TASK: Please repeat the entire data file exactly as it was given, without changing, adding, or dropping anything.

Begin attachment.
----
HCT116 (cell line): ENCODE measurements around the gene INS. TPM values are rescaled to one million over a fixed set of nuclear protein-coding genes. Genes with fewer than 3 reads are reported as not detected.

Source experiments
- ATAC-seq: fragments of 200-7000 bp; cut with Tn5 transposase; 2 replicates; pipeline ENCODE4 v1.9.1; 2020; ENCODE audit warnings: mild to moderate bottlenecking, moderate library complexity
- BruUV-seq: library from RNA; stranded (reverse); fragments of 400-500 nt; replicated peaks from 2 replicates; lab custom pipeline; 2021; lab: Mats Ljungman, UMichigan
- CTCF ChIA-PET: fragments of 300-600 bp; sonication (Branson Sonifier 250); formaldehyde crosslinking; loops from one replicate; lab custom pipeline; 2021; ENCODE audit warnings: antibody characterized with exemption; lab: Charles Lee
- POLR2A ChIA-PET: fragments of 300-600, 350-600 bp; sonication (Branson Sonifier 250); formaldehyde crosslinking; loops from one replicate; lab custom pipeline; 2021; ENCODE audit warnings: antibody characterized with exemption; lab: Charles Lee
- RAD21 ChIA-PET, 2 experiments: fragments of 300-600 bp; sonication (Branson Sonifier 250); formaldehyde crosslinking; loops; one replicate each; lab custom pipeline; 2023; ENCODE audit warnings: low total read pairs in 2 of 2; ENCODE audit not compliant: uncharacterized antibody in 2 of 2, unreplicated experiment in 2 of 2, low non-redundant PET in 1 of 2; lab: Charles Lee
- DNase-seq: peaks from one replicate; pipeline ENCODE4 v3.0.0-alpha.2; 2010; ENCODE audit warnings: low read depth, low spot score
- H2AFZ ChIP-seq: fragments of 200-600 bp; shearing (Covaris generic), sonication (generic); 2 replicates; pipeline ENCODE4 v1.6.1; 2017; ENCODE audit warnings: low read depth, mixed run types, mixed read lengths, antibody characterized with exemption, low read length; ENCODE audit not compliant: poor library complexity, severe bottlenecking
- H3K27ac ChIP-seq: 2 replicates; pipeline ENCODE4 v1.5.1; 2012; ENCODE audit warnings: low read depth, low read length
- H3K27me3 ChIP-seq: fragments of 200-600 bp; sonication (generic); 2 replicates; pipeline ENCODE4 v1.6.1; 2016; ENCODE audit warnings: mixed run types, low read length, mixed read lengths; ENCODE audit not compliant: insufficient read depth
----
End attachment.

HCT116 (cell line): ENCODE measurements around the gene INS. TPM values are rescaled to one million over a fixed set of nuclear protein-coding genes. Genes with fewer than 3 reads are reported as not detected.

Source experiments
- ATAC-seq: fragments of 200-7000 bp; cut with Tn5 transposase; 2 replicates; pipeline ENCODE4 v1.9.1; 2020; ENCODE audit warnings: mild to moderate bottlenecking, moderate library complexity
- BruUV-seq: library from RNA; stranded (reverse); fragments of 400-500 nt; replicated peaks from 2 replicates; lab custom pipeline; 2021; lab: Mats Ljungman, UMichigan
- CTCF ChIA-PET: fragments of 300-600 bp; sonication (Branson Sonifier 250); formaldehyde crosslinking; loops from one replicate; lab custom pipeline; 2021; ENCODE audit warnings: antibody characterized with exemption; lab: Charles Lee
- POLR2A ChIA-PET: fragments of 300-600, 350-600 bp; sonication (Branson Sonifier 250); formaldehyde crosslinking; loops from one replicate; lab custom pipeline; 2021; ENCODE audit warnings: antibody characterized with exemption; lab: Charles Lee
- RAD21 ChIA-PET, 2 experiments: fragments of 300-600 bp; sonication (Branson Sonifier 250); formaldehyde crosslinking; loops; one replicate each; lab custom pipeline; 2023; ENCODE audit warnings: low total read pairs in 2 of 2; ENCODE audit not compliant: uncharacterized antibody in 2 of 2, unreplicated experiment in 2 of 2, low non-redundant PET in 1 of 2; lab: Charles Lee
- DNase-seq: peaks from one replicate; pipeline ENCODE4 v3.0.0-alpha.2; 2010; ENCODE audit warnings: low read depth, low spot score
- H2AFZ ChIP-seq: fragments of 200-600 bp; shearing (Covaris generic), sonication (generic); 2 replicates; pipeline ENCODE4 v1.6.1; 2017; ENCODE audit warnings: low read depth, mixed run types, mixed read lengths, antibody characterized with exemption, low read length; ENCODE audit not compliant: poor library complexity, severe bottlenecking
- H3K27ac ChIP-seq: 2 replicates; pipeline ENCODE4 v1.5.1; 2012; ENCODE audit warnings: low read depth, low read length
- H3K27me3 ChIP-seq: fragments of 200-600 bp; sonication (generic); 2 replicates; pipeline ENCODE4 v1.6.1; 2016; ENCODE audit warnings: mixed run types, low read length, mixed read lengths; ENCODE audit not compliant: insufficient read depth